By Laurie McGinley | June 2, 2019
Proponents of the embattled Affordable Care Act got additional ammunition Sunday: New research links the law to a reduction in racial disparities in the care of cancer patients and to earlier diagnoses and treatment of ovarian cancer, one of the most dangerous malignancies.
The findings, coming as health care emerges as an increasingly important issue in the 2020 presidential campaign, were released Sunday as abstracts at the annual meeting in Chicago of the American Society of Clinical Oncology. The conference attracts some 40,000 cancer specialists to one of the world’s largest oncology meetings.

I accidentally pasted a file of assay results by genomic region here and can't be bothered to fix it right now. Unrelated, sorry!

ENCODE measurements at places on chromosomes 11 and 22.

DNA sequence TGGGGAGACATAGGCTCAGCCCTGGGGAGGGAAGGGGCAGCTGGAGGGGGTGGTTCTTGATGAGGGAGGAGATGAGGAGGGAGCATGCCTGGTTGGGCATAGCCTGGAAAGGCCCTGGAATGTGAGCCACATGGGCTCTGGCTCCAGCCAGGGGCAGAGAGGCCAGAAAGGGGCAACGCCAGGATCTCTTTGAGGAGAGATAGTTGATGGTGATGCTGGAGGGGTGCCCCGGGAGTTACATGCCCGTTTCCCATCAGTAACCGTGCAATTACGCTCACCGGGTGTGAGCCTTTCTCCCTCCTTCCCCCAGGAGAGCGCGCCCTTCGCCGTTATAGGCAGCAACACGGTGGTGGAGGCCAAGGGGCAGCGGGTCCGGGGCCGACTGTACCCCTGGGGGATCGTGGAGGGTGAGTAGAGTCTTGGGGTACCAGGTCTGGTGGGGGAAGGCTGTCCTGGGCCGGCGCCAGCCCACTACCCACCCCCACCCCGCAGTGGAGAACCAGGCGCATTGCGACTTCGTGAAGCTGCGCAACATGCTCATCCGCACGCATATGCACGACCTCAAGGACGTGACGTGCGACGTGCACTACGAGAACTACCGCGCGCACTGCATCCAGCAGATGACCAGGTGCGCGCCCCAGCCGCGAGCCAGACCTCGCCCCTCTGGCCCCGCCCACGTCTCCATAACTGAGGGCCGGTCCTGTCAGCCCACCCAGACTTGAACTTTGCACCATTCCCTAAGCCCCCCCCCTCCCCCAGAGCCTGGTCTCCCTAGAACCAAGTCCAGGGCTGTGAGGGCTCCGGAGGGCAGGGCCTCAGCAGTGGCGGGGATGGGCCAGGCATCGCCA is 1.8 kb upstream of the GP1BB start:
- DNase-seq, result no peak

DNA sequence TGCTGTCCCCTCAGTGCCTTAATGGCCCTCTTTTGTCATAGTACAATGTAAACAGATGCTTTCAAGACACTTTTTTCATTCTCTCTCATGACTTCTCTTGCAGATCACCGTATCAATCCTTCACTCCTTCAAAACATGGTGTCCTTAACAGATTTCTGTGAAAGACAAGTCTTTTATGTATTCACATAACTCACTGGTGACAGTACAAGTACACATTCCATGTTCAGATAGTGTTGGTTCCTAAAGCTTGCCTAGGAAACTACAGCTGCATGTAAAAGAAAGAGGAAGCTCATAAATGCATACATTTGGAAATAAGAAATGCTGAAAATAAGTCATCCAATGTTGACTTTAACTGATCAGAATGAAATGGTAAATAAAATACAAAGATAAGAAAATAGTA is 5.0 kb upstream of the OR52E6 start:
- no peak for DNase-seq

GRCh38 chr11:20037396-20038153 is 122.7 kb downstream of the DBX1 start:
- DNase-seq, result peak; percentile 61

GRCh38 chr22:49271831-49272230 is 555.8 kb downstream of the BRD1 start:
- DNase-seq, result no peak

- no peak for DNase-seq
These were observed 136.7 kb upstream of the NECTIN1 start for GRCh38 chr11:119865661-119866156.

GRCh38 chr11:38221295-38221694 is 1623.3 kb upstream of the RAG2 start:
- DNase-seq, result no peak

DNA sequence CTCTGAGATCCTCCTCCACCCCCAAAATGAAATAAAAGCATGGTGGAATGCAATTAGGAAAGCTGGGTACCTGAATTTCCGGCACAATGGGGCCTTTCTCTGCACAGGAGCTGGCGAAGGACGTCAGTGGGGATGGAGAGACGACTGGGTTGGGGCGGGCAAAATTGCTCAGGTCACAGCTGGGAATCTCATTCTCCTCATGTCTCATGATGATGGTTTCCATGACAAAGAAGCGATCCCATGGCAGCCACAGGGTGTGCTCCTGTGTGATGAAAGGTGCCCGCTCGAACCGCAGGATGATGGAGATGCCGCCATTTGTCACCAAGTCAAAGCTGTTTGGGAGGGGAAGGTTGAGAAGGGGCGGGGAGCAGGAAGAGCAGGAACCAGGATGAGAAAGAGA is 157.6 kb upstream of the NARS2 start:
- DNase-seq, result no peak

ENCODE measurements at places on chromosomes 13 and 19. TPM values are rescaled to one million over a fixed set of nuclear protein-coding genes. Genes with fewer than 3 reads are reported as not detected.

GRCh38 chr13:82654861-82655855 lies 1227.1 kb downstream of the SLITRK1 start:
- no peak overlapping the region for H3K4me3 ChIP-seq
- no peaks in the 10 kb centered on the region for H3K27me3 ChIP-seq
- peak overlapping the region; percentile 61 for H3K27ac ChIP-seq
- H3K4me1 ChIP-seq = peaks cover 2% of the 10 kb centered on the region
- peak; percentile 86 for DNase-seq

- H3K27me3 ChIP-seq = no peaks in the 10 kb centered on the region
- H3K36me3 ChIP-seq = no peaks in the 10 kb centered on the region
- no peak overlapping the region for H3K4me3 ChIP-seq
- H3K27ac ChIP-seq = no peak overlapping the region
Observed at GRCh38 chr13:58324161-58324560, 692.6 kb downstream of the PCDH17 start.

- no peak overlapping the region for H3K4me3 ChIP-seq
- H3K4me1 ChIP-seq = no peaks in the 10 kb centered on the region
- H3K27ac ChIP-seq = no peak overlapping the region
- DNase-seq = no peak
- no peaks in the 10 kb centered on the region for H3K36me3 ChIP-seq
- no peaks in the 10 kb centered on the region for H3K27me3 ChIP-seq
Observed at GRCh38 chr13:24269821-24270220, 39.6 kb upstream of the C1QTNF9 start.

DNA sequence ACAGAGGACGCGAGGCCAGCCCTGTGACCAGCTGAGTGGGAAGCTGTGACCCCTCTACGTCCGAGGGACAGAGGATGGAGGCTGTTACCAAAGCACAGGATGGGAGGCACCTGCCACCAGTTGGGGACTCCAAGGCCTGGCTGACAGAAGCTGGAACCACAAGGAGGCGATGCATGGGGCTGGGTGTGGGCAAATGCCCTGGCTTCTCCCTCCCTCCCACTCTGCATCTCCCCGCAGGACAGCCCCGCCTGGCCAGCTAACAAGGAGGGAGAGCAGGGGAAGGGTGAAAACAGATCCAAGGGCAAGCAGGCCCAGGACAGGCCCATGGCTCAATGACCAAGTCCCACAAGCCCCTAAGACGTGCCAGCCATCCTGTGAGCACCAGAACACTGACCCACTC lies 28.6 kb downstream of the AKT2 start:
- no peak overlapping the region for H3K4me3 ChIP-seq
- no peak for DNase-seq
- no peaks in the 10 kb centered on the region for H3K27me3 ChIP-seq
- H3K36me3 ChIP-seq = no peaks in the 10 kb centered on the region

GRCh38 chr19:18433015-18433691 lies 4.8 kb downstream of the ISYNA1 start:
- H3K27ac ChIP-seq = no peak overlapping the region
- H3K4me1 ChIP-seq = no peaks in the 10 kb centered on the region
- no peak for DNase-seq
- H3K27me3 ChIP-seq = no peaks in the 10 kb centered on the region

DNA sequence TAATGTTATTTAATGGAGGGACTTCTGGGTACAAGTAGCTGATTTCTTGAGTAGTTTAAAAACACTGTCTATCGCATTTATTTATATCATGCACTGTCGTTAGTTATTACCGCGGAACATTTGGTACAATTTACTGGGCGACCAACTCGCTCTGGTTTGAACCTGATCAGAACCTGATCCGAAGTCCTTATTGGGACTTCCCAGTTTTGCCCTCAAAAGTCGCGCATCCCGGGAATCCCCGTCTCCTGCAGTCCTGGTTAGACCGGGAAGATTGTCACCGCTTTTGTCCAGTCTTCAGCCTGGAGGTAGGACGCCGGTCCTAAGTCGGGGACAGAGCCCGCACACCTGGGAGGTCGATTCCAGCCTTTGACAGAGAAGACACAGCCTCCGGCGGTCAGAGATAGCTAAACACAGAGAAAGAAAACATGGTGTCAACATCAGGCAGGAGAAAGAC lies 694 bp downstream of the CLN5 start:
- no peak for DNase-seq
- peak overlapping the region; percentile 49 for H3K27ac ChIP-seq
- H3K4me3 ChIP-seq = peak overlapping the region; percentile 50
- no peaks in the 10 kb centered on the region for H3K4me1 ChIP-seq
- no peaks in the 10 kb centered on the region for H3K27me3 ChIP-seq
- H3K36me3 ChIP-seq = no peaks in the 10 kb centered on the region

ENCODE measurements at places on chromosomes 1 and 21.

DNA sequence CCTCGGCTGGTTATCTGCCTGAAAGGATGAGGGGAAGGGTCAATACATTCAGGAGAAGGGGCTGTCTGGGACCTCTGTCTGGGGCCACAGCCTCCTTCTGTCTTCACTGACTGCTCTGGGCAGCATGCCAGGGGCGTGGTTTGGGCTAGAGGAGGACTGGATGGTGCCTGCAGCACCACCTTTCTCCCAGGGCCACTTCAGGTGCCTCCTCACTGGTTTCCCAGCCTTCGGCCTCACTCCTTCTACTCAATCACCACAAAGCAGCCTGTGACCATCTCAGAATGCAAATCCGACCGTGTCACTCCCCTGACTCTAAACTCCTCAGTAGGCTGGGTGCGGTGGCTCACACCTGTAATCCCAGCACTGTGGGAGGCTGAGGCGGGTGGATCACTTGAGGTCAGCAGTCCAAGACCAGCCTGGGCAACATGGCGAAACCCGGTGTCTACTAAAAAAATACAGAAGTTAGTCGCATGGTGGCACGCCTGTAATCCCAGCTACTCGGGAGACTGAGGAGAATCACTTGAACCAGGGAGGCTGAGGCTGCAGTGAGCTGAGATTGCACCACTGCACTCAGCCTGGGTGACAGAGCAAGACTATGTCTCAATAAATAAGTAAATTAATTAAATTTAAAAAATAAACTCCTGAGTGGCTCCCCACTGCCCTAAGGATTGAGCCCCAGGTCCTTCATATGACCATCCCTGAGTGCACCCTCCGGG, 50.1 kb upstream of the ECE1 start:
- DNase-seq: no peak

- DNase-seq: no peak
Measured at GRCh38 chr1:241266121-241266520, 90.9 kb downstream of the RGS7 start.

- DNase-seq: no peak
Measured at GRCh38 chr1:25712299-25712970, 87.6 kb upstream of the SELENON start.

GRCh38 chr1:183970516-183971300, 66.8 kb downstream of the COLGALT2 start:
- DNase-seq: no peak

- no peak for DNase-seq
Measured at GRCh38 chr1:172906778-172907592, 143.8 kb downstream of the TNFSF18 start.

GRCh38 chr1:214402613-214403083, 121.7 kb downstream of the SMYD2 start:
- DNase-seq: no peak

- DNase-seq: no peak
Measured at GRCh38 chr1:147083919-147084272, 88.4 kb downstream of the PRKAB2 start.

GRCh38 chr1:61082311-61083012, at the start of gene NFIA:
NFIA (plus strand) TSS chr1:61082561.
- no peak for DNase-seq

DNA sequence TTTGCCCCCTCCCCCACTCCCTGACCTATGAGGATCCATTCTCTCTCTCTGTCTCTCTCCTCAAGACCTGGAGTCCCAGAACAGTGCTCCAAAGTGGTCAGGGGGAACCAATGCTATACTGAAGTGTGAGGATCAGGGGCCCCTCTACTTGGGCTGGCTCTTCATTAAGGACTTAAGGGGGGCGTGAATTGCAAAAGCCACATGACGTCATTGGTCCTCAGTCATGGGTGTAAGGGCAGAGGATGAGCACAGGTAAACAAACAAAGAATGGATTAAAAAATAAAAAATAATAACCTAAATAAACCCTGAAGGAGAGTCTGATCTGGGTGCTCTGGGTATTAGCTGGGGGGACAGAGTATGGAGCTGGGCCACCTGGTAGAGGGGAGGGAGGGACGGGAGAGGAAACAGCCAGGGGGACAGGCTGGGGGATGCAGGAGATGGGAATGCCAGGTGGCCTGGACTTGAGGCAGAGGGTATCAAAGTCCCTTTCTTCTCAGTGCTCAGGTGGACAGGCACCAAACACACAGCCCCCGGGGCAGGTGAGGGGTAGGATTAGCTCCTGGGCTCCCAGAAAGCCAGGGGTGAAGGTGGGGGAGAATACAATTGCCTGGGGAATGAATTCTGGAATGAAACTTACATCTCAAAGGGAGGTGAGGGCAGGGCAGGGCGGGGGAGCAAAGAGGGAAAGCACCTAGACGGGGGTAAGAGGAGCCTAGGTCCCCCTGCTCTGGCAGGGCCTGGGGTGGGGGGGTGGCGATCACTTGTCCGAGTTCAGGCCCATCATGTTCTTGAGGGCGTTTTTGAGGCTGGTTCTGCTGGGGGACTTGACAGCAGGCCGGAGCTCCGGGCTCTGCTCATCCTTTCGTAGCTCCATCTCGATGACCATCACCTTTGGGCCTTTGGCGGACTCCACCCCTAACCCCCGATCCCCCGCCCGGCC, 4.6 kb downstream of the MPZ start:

According to researchers involved in the racial-disparity study, before the ACA went into effect, African Americans with advanced cancer were 4.8 percentage points less likely to start treatment for their disease within 30 days of being given a diagnosis. But today, black adults in states that expanded Medicaid under the law have almost entirely caught up with white patients in getting timely treatment, researchers said.